In the previous quarter, Indian economy had shown fastest pace of growth in a year. However, the GDP numbers came in at 13.7%, which was below expectations and fueled fears of slowdown in growth.
The GDP figure assumes significance amid widespread speculations of a global recession as economies struggle to cope with after effects of Covid pandemic and also that of the uncertainties created by Russia-Ukraine war.
Amid such challenges, Indian economy is being looked upon as the one showing resilience amid persistent global headwinds.
Although business surveys indicated weakening economic activity in most major economies, where central banks are responding to soaring inflation with higher interest rates, business sentiment has remained relatively strong in India.
Last week, the finance ministry said a global slowdown might dampen the country’s export businesses outlook.
Experts believe that even if India witnesses slowdown in growth, it would be consistent with a much deeper global slowdown.
How the quarter has been
During the September quarter, service sector witnessed pent-up post-Covid demand for hotels, restaurants and transport. However, retail inflation continued to be a major concern.
The consumer price index based retail inflation had surged to 5-month high of 7.41% in September as food and and fuel prices jumped.
As the RBI failed to ensure inflation remained at 4% with a margin of 2% on either side for three consecutive quarters, it has now sent a report to the government detailing the reasons for the failure and steps it is taking to bring CPI in the target range.
The inflation numbers have remained over RBI’s target range of 2%-6% since January this year.
To ease economic situation, the Centre stepped up capital expenditure, spending Rs 1.67 lakh crore ($20.45 billion) over the three months, more than 40% higher than a year ago.
Consumption has also improved since the quarter captures part of the three-month long festive season. This provides an indication of how resilient demand is in the face of elevated price gains and higher borrowing costs.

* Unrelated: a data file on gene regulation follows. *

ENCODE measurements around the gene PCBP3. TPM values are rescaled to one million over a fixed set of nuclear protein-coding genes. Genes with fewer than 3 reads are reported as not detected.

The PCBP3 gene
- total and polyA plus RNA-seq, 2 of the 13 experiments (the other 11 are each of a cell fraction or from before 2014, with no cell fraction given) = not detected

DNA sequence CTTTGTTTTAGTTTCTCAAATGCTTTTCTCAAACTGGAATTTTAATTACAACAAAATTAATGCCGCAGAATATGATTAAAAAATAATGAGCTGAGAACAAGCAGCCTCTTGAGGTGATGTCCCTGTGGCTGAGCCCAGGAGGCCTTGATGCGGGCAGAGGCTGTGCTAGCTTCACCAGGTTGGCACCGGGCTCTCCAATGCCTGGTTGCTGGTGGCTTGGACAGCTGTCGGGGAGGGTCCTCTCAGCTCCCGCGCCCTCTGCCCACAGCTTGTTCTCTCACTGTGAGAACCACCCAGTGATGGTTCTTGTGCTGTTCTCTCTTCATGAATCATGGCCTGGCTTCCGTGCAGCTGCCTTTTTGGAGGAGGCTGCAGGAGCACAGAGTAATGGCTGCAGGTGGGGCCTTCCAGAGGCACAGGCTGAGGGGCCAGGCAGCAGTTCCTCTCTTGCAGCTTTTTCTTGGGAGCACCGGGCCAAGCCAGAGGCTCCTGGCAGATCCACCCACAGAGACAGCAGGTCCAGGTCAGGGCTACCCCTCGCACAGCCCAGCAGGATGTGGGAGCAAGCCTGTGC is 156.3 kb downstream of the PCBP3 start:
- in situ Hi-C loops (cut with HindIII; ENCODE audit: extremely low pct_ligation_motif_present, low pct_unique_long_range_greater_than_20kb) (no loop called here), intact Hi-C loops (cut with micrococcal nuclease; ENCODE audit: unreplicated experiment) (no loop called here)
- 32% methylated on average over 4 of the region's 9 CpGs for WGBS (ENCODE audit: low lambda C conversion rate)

However, dwindling exports due to a slowdown in global activity and higher interest rates may hurt economic activity in subsequent quarters.
Tighter financial conditions globally are stoking recession fears and are hurting the nation’s external finances. India’s merchandise exports, that surged by almost 200% in April 2021, have now fizzled, posting an almost 17% contraction in October.
Uneven monsoon rains also posed challenges, driving crops prices higher and offsetting the benefits of declining commodity prices.
While many economists foresee a slowing momentum in a nation known for its world-beating growth, Soumya Kanti Ghosh, chief economist at the State Bank of India is withholding judgment. “It may be better to look through the GDP headline numbers for a couple of quarters before arriving at a definitive conclusion about the growth trajectory.”
In its monetary policy announcement on September 30, the RBI had said real GDP growth for 2022-23 is projected at 7%, with July-September at 6.3%; October-December at 4.6%; and January-March at 4.6%, and risks broadly balanced.
For the first quarter of 2023-24, the RBI has projected the economic growth at 7.2%.
Meanwhile, the RBI raised its key policy interest rate to 5.9% from 4.0% in May and is widely expected to add another 60 basis points by the end of March.
The RBI, which has raised its benchmark rate by 190 basis point this year and brought it back to pre-pandemic levels, is expected to stay hawkish at the monetary policy review next week as inflation continues to be above 6%.